I'll try to improve on the prior answer since one shouldn't use the word you're trying to define in its own definition.
These are different kinds of history; most professional historians specialize in one or another of these approaches, since nobody can do everything.
Politics is the way that power is exercised in a given society. Therefore, political history is the study of how power relations operate in a society over time; how do people get power, what kinds of power do they have, how is power distributed or balanced (all in a single monarch or dictator, or divided among different people or institutions?), etc.
Social history is best understood as how societies are organized into different groups or categories of people, and how these groups relate to each other. What makes a person upper, middle, or lower-class? What are the differences between the lives of men and women? Of the young and the old? How are ethnic or racial differences constructed and managed? Is there a noble class, or slavery? Things like that.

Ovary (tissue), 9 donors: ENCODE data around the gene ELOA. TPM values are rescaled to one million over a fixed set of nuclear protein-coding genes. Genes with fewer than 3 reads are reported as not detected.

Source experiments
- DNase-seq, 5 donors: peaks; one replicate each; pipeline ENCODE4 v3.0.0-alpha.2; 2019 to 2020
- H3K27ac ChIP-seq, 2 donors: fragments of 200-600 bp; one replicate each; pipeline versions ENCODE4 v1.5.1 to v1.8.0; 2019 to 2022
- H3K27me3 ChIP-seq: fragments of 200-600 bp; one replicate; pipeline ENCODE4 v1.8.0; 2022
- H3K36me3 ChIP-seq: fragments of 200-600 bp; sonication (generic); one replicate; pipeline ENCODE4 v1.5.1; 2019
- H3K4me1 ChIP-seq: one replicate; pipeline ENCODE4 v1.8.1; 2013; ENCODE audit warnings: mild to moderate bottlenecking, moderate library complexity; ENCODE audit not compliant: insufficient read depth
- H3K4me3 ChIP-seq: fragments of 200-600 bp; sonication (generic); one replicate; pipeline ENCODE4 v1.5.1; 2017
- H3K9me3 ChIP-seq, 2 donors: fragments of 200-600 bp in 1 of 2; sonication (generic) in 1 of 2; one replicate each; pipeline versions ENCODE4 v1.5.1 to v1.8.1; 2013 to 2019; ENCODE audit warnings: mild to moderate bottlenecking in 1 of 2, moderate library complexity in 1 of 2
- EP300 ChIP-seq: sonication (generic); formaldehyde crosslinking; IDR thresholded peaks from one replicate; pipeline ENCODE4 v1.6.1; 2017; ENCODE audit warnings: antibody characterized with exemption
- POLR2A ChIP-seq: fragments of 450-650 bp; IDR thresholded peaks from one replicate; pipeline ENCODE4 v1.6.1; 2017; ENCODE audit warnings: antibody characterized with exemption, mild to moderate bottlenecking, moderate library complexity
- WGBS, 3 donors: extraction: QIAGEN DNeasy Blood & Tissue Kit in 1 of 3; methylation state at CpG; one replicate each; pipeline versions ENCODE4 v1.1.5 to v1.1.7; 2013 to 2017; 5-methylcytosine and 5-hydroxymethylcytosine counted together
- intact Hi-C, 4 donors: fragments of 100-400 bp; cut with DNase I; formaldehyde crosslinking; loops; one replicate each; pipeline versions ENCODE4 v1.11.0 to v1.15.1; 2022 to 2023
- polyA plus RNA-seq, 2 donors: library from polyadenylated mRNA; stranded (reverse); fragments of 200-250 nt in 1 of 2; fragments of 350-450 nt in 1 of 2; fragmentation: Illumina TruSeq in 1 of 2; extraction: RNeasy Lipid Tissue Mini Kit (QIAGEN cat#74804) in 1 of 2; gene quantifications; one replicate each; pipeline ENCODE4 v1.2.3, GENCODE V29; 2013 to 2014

Economics is the study of wealth, so economic history is, like political history, the study of wealth in a given society. How is it produced? How is it distributed? How is wealth consumed? For instance, how does agriculture, or industry, or trade operate?
Cultural history is a very broad and malleable kind of history. It is best thought of as the study of "mentalities" -- of the way that people think and feel about things, or of the attitudes that they have toward things, or of how they express themselves. For instance, if you study the ethics and values of a given society, that would fall under cultural history. So do studies of religion, or of the arts and media, or of general attitudes in the society.
Notice that these categories can easily blur into each other and overlap. For instance, supposing you are studying women in a given society and period -- say WWI Germany. If you look at the numbers of women, their life expectancies, marriage rates and average age at marriage, women's legal rights and protections, average number of pregnancies per woman, representation of women in the work force, careers they did and didn't pursue, etc., you're doing social history. But almost inevitably, in studying this stuff, you're going to start running into attitudes towards women; chauvinism and sexism, feminism, images of women as inferior to or dependent on men (rationalized in various ways), defenses of women as capable or virtuous, images presenting "ideal" women and notions of beauty, etc. All of that kind of thing is cultural history.